We’ve covered compass work for direction finding; now we’ll move on to compass and position plotting.
Now, I’ll be the first to admit that position plotting with map and compass comes in second to position plotting with a GPS. It’s slower and it doesn’t work when you can’t see your landmarks - darkness, fog, thick rain, snow, etc. - but GPSs crash, batteries run dry, or maybe you left yours behind or just don’t have one yet. In any event, position plotting with a compass is a useful backup skill and one that should be learned and practiced.
Triangulation / Resection
Whether it involves GPS, compass, or both, map work - including position plotting - is grounded on transferring information from the real world to the map, and from the map to the real world.
The process of taking bearings from objects in the real world and transferring them to the map in order to determine position - position plotting - is called "triangulation" in the civilian world and "resection" by the military. For simplicity’s sake, we’ll use the combination phrase "Triangulation/Resection."
The Triangulation/Resection process is pretty much a universal and instructions follow. The primary difference in the process among our three recommended compasses - the British prismatics, the military M27 lensatic, and the Brunton Combi - is the in the mechanics of taking the bearings and we’ll cover each individually.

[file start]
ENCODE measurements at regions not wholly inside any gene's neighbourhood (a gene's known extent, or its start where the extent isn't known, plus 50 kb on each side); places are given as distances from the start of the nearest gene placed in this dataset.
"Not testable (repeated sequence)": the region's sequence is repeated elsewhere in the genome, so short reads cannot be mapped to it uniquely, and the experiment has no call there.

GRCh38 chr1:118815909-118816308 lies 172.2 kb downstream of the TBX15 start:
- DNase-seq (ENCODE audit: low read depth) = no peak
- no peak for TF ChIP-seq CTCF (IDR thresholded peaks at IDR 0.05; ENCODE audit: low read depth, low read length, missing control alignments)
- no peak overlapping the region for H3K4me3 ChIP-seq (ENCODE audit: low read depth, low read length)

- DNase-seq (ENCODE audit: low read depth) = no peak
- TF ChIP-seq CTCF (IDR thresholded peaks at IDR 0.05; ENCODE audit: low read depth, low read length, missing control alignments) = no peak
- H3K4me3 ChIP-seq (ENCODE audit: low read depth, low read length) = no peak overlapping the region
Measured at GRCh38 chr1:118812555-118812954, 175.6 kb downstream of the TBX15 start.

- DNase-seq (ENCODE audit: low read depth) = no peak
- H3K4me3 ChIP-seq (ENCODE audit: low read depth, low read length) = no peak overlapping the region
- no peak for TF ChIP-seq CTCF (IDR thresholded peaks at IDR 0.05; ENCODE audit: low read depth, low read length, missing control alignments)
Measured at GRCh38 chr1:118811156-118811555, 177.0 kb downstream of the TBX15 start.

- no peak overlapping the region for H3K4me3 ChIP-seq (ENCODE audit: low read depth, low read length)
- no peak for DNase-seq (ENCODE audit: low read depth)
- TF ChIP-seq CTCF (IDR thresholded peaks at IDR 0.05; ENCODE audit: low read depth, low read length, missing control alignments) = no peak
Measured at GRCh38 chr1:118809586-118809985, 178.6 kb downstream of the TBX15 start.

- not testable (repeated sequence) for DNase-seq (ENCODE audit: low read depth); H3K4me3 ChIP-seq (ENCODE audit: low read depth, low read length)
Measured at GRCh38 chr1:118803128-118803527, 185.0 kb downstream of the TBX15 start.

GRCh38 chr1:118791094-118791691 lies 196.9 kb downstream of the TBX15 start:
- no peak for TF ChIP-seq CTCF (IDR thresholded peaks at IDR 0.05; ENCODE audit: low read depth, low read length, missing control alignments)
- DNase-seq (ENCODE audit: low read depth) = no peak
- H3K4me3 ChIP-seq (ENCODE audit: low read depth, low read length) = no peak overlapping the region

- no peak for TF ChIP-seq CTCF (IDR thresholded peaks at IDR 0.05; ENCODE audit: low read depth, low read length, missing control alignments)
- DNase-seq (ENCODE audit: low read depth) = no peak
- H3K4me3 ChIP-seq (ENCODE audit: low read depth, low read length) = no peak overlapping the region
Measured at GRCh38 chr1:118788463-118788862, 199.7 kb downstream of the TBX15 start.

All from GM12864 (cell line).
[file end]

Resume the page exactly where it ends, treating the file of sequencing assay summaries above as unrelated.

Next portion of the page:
We’re on the Highline Trail along the Green River. To the southwest and southeast are Squaretop Mountain and Granite Peak, both distinctive landmarks from which we’ll take our bearings. Squaretop is very large and very broad; it will be best to use one of its more distinctive features for our first bearing - the promontory on its northwest quadrant indicated by the arrow. We take a bearing on the promontory - it’s 231 degrees magnetic. (Remember that the bearings taken with our three recommended compasses will always be magnetic, as they are “magnetic only” compasses, not adjustable for declination.) Our second bearing we take on the summit of Granite Peak, also indicated by an arrow - it’s 134 degrees magnetic.